The thin irregular form of the line in Pravdoliub Ivanov “Border by Memory” (2006) is shaped by a neon tube with its magically blinking and imperceptible light. In fact this is a “portrait likeness” of the northern border of Bulgaria, which is following the quirky meanderings of the Danube River. This illustration for the relativity of the very notion for a border seen in the human rather then the political context – isn’t it a humble yet grand metaphor for the ghostly nature of memories and from there on – for the transient substance of knowledge?
Bora Petkova is using the ready-made tool – the sign for a “way out”, which has become a typical and universal feature of public buildings the world over. She has positioned her intervening option at the spot where there is indeed a real possibility to get out of the space. However, she has added to the ready-made a hand-written distraction that is transforming the “Exit” (2008) sign into an “exist” statement. The play of words is easily misleading and yet in substance it insinuates that the act of “exiting” is a conscious choice, which is essential for the modern state of human existence.
The two channel video of Krassimir Terziev titled “A Message from Space in my Backyard” (2008-09) is a time-related investigation of one of the oldest human dreams – the travel in outer space. This romantic drive is transformed today into an absurd dystopia – the remnants and the refuse of the technological advances of the human kind are falling back down on Earth, they are literally showering us. Is the implication that all utopian visions are doomed to end up as so many futile efforts?
In the cycle of digital photographs/montages titled “Billboard Heaven” (2005) Luchezar Boyadjiev has manipulated the most recent human obsession – advertisement in urban space. The backdrop is the neo-capitalist visual environment of the city of Sofia and the aggressive rape of public space by private interest, typical for the city. The gaze of the artist is replacing the city with its billboards. It is transforming the city people into an imperfect appendix while transforming reality into a threatening chaos of consumer desires, fulfilled dreams and boxed-in existence.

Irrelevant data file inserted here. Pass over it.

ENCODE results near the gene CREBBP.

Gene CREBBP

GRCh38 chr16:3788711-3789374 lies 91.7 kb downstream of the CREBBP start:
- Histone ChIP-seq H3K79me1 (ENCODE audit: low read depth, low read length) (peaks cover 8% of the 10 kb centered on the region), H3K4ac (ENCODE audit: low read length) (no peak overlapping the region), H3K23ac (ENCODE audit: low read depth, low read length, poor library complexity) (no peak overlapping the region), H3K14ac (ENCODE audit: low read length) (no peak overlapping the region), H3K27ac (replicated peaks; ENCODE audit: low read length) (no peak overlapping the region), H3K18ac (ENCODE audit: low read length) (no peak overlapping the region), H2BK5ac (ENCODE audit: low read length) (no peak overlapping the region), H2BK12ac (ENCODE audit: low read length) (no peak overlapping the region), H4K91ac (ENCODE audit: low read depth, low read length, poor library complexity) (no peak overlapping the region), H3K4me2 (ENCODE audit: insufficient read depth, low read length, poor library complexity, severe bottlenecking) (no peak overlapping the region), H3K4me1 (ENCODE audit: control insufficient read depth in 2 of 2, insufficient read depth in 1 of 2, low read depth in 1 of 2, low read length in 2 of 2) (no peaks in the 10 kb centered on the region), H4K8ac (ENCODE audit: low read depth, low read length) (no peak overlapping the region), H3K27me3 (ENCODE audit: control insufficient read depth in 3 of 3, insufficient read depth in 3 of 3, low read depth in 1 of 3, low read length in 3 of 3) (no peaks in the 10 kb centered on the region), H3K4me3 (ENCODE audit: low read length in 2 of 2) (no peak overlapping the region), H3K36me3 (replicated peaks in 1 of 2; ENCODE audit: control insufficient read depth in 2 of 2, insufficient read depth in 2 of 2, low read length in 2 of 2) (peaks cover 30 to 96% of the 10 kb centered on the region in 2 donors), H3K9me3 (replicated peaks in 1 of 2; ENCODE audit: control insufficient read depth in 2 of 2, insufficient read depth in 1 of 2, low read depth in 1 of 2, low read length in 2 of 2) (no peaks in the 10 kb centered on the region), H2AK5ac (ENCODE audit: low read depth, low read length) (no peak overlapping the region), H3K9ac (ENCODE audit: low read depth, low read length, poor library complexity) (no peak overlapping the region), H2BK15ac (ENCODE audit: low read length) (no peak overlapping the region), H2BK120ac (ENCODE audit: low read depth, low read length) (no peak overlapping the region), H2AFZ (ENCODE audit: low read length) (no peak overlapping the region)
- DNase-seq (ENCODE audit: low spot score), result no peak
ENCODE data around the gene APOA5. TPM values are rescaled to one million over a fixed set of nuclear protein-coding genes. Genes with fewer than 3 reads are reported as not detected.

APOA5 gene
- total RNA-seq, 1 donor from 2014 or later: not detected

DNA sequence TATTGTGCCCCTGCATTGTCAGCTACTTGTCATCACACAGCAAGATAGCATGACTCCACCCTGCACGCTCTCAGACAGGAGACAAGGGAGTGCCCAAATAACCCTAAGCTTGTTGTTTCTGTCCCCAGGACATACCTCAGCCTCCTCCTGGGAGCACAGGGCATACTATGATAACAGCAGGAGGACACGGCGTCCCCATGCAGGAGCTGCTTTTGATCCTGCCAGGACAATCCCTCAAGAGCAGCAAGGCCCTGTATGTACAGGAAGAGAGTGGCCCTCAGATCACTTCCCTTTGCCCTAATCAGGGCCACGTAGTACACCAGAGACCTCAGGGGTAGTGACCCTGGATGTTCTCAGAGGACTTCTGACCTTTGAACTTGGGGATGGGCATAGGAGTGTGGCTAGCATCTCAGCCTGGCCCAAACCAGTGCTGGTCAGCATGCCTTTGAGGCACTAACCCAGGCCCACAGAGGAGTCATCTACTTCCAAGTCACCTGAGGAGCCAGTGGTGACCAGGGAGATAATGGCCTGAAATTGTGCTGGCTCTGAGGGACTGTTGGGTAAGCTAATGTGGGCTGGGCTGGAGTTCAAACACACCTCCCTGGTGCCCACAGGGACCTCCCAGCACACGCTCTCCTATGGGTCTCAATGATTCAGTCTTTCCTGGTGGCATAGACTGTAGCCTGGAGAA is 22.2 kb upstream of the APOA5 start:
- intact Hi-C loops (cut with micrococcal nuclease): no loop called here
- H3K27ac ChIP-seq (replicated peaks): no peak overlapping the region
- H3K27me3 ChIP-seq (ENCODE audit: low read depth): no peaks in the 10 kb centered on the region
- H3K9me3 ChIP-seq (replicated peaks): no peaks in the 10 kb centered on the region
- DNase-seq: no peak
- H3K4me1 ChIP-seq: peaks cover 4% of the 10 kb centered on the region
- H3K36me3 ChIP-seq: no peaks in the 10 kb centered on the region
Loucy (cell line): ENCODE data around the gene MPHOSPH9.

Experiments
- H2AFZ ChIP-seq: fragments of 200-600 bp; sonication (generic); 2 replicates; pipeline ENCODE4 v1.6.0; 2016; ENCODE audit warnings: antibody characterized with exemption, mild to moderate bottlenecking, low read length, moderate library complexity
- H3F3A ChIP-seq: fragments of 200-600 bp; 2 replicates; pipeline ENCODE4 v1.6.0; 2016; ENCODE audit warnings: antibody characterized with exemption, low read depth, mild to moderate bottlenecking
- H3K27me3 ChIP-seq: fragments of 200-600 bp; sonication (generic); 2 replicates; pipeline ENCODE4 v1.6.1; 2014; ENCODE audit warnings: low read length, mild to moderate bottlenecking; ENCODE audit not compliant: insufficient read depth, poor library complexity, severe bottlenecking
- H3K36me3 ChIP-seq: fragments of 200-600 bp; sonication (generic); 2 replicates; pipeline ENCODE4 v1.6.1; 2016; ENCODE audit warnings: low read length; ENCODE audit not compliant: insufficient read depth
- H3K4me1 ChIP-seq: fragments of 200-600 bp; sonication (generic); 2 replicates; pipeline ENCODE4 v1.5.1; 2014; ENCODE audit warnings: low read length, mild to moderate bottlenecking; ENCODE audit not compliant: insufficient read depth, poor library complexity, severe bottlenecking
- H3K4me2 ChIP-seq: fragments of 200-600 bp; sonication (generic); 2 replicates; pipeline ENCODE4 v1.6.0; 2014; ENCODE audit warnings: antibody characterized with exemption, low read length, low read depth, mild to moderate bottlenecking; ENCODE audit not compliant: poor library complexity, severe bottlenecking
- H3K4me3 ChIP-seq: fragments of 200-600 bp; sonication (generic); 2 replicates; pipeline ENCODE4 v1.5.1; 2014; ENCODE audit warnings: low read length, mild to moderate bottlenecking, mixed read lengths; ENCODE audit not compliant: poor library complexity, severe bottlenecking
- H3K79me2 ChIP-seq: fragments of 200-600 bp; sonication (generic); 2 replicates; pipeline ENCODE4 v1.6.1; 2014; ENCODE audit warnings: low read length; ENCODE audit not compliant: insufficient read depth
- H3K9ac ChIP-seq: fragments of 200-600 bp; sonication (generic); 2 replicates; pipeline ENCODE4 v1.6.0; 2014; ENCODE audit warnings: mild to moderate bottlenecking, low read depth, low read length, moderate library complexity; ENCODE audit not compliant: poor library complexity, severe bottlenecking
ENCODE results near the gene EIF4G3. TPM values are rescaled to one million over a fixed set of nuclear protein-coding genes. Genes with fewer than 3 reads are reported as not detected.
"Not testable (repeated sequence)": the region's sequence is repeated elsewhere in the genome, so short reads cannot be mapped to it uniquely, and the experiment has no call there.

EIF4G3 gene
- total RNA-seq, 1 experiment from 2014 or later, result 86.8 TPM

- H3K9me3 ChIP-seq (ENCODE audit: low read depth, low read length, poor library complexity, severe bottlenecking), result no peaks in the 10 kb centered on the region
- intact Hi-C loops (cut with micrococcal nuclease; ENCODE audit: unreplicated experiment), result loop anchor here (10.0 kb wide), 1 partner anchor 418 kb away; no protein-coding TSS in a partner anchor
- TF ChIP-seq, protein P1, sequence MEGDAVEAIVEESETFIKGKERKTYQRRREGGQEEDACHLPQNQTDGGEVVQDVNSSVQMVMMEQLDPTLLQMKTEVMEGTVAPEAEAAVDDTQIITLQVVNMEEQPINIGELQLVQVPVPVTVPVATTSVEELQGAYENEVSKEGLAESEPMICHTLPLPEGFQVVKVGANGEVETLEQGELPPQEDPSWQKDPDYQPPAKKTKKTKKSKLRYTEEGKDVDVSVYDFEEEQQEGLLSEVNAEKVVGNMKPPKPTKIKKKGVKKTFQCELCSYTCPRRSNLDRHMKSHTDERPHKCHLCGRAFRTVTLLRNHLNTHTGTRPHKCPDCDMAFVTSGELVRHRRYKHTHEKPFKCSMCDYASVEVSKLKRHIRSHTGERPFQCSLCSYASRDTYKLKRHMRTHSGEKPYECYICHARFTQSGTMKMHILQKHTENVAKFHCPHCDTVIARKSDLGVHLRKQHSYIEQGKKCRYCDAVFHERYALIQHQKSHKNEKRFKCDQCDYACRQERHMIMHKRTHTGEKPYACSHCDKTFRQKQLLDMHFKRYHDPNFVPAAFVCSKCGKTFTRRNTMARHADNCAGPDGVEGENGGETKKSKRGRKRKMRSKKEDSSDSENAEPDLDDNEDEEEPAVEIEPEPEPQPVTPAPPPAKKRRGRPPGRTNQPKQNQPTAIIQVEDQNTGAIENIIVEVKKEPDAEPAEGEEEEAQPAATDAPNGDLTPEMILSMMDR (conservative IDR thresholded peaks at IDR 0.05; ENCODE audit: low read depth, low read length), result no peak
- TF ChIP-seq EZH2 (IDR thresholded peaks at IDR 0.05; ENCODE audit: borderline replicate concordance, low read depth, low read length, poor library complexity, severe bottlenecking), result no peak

Kiril Prashkov is turning the tar-filled cracks in the tarmac of Bulgarian highways into an abstract lacework. The cycle “Further” (2007-09) is a case of documentary photography where the camera is positioned high up and is observing “nature” just like a microscope would do. The artist is trying to preserve the sensation of endless variety while avoiding any kind of manipulation of the source image. The very gaze of the author is in fact the instrument of anesthetization that is transforming the samples of road engineering into fine art drawings.
Vikenti Komitski is mounting in intricate gilded frames regular concrete plates used for the sidewalks in Bulgaria during the 1960-1970ies. The primary geometrical shapes in the composition of Untitled (2008) acquire an absurdly overstated importance and representative significance. The combination of materials that are contradictory by default – picked up from the “low” street culture as well as from the “high” museum culture, is ironical both as such and as a comment on the persistent attempts of contemporary art to be a magical power able to overcome all and any kind of contradiction.
At first glance the “Casting prototype” (2009) by Stefania Batoeva is kin to concrete art and the attempts of this stylish trend in art to liberate the abstract form from any and all semantic associations. However, as is often the case in art – the relations are quite arbitrary. The materials and the forms used by the artist as well as her installation techniques are unequivocally interpreted as contemporary and urban in terms of references. The objects are rather relatives of the unfinished constructions from the socialist past and/or the ruins of the concrete panel blocks of the residential building from the same time – these nowadays neo-romantic remnants of the utopian past.